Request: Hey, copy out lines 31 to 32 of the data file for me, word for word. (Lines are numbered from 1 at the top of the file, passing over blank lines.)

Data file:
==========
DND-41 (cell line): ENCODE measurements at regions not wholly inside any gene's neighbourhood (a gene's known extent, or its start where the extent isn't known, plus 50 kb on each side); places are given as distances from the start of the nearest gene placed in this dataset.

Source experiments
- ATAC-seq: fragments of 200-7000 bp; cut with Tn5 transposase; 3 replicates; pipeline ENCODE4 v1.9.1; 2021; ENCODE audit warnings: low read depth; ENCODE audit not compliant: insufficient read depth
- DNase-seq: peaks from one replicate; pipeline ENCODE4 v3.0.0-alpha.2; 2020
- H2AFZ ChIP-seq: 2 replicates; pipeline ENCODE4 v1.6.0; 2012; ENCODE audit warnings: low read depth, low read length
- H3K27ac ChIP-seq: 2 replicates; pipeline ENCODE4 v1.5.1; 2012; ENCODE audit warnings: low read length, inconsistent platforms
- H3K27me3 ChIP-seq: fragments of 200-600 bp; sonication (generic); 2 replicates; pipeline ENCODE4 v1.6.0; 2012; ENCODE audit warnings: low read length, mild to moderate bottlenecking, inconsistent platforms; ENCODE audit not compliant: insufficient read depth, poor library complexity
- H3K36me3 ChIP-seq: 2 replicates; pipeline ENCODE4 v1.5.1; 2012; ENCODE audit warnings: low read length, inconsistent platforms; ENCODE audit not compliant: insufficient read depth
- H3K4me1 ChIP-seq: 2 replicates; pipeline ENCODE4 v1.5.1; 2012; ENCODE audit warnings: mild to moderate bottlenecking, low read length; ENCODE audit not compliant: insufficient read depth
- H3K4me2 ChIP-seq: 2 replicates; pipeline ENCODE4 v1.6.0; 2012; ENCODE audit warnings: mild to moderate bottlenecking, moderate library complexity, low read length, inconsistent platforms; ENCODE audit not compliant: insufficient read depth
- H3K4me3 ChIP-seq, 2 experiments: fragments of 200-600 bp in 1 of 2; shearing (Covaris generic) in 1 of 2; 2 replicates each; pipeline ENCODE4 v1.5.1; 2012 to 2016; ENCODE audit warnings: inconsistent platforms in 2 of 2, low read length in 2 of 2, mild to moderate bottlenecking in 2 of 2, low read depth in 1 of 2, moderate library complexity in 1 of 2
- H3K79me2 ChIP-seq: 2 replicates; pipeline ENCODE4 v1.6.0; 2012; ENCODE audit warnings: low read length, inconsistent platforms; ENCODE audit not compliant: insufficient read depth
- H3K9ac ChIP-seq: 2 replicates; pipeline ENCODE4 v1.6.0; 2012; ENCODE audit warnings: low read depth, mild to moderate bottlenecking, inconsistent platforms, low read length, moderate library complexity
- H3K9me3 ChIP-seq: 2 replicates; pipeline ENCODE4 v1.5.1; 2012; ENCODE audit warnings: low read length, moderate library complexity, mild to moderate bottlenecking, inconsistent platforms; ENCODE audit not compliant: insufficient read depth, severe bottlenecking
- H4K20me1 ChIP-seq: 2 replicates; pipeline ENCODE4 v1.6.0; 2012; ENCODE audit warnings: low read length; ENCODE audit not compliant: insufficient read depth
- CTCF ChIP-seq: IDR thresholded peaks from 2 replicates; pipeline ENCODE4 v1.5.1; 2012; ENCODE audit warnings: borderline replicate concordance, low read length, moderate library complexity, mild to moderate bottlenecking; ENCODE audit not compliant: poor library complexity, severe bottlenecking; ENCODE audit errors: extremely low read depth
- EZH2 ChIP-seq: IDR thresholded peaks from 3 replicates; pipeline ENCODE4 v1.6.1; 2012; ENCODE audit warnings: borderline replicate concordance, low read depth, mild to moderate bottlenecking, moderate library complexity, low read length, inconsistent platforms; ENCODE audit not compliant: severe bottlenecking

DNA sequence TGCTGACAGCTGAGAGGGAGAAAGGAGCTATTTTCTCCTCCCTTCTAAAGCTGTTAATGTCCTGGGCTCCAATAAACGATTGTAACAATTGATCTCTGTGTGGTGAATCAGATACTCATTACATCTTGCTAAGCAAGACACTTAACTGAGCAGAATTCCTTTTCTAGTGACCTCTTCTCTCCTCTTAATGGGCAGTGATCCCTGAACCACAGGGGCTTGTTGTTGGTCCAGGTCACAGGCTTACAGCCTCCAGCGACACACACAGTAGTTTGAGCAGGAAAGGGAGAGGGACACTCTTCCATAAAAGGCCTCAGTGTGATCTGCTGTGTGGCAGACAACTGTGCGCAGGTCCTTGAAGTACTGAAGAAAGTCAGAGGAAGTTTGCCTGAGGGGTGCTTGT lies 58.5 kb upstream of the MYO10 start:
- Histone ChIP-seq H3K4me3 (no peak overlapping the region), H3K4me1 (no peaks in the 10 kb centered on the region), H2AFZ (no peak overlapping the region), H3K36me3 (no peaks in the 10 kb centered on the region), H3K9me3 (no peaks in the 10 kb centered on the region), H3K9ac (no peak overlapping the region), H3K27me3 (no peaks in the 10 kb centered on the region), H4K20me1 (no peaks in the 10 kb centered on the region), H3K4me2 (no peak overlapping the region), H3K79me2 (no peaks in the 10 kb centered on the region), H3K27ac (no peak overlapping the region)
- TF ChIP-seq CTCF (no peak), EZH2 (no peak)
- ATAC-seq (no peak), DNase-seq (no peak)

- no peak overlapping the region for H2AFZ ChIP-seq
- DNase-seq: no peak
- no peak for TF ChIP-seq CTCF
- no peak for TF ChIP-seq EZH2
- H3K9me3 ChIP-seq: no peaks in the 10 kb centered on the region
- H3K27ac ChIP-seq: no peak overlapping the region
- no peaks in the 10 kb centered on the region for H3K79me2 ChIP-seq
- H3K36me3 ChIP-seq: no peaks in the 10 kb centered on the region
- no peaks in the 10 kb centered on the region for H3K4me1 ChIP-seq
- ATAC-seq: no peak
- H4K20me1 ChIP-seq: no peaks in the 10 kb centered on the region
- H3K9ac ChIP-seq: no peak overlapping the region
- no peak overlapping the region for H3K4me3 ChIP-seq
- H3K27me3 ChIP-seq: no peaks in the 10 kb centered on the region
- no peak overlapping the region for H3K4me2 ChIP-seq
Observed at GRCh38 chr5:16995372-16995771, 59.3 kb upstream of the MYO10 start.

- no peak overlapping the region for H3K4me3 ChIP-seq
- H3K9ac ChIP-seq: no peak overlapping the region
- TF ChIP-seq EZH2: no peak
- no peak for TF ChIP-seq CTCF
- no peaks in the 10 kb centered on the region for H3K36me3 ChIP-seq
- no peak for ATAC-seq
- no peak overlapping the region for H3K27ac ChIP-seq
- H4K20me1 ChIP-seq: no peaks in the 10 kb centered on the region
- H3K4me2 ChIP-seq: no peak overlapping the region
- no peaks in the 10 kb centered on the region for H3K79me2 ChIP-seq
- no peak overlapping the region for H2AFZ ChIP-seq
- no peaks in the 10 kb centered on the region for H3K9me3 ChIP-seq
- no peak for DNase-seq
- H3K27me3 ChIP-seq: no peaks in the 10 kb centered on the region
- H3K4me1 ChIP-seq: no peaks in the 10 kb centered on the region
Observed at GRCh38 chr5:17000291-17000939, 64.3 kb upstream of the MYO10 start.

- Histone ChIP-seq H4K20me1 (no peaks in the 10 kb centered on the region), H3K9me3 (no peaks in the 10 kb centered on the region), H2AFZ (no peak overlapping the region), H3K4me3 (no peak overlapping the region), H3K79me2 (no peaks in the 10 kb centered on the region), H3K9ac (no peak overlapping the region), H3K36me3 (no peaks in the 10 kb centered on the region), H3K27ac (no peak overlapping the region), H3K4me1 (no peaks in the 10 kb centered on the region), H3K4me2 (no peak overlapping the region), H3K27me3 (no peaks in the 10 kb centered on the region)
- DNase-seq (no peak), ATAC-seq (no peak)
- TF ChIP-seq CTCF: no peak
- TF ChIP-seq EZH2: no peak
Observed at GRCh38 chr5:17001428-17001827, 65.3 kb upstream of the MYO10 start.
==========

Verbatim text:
- ATAC-seq: no peak
- H4K20me1 ChIP-seq: no peaks in the 10 kb centered on the region